Breast cancer-the cognitive effect of therapy
Cognitive problems are commonly reported post-treatment in breast cancer patients: problems with memory and concentration, executive function (ability to multitask), ability to learn new material /reading comprehension, and ability to work with numbers.
There are the acute effects of treatment -- in the middle of chemo almost everyone will have trouble with these things, at least short-term, while they are experiencing nausea, anemia and fatigue, but Tim Ahles, PhD, from the Department of Psychiatry and Behavioral Science, Memorial Sloan-Kettering Cancer Center, is studying the longer-term effects on cognitive ability. Even subtle changes that a patient experiences, he notes, can be stressful and decrease quality of life.
“People will often report over 6 to 12 months post-treatment that their cognitive abilities have improved, but it often doesn’t improve to 100%,” Dr. Ahles said at the 6th Annual Chicago Supportive Oncology Conference. “There seems to be about 20%-25% where people say they hit a plateau or they are about 80% back to normal. People will talk of having good and bad days.”
Survivor studies have found cognitive problems 6 months to 10 years post-treatment. Persistent cognitive problems were identified in 15%-20% of patients after a look at neuropsychological testing.
“From a clinical perspective, when we’re seeing survivors in the post-treatment period, it is often important to assess factors such as sleep disorders (insomnia, sleep apnea) depression, anxiety, stress, effect of pain and pain medications and other physical illnesses,” Dr. Ahles said.
“The reason they’re important to assess is because they are treatable,” Ahles says. “Someone with undiagnosed depression can be treated and improve cognitive functioning. If you find someone with sleep apnea, you can prescribe a CPAP (continuous positive airway pressure machine) and their cognitive functioning as well as their fatigue will improve dramatically.”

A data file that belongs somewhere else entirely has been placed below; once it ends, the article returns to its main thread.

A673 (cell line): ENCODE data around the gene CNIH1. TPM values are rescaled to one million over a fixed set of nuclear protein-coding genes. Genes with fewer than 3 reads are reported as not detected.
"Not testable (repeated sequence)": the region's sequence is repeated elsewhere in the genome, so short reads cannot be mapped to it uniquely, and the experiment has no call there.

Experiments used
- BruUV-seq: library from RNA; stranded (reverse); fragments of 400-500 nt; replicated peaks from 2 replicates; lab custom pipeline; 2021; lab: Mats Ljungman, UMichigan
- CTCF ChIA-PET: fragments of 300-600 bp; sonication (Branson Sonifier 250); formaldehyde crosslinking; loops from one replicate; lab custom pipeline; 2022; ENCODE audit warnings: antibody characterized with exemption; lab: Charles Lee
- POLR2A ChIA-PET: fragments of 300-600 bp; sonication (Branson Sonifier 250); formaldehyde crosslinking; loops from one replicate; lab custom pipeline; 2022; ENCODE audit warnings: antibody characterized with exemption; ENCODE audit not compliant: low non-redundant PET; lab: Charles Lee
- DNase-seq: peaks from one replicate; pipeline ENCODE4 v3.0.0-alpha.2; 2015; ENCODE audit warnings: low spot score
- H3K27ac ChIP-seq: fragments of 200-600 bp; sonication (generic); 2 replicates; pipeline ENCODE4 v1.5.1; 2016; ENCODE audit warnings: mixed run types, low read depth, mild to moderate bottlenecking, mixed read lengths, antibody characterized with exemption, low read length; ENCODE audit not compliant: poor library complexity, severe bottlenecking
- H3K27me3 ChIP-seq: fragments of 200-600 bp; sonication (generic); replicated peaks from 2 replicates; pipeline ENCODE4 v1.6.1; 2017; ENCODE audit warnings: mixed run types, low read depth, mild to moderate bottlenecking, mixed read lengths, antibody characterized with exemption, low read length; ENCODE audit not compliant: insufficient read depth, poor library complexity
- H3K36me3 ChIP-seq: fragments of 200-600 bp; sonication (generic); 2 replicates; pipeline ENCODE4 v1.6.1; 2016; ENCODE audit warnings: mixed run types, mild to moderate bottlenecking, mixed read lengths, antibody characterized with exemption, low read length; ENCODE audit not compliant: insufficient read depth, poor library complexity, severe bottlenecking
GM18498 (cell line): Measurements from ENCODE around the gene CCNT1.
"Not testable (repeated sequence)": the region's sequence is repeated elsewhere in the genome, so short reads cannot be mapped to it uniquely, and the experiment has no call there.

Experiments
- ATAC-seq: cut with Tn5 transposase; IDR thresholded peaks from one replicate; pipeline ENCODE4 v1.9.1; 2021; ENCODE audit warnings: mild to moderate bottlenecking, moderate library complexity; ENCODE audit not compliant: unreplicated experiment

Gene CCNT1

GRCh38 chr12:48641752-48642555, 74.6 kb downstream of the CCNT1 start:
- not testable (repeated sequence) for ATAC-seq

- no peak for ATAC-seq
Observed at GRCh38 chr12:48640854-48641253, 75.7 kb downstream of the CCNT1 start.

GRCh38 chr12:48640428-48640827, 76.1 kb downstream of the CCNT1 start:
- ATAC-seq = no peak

In gathering information, there are self-reporting, psychological testing and newer studies that are using imaging techniques such as MRI and PET scans and even some animal models, Dr. Ahles said.
Looking at data from neuropsychological tests, longitudinal studies have shown 20% to 25% of breast cancer patients have cognitive impairment at the time of diagnosis.
“That’s something we don’t quite understand yet,” Dr. Ahles said. “It doesn’t seem to be related to fatigue. We’ve looked at surgical exposures and anesthesia and we haven’t come up with a good explanation of this finding.”
The problem with neuropsychological testing, Dr. Ahles said, is that it is primarily designed to assess people with significant brain damage (stroke, head injury) or disease (Alzheimer’s). But many cancer survivors score well within the normal range, even though they report having cognitive problems. Dr. Ahles summarized some of the current thinking in breast cancer research:
--Cognitive problems experienced by cancer patients are likely not exclusively associated with chemotherapy. Dr. Ahles said traditionally fingers had been pointed at chemotherapy in cognitive impact, but some smaller studies are starting to implicate endocrine therapies such as tamoxifin and the aromatase inhibitors.
--Genetic factors are likely important in increasing vulnerability for long-term cognitive problems
--Medication and cognitive rehabilitation interventions are being evaluated.
--Pretreatment of cognitive problems suggest that there may be common risk factors for development of cancer and cognitive problems.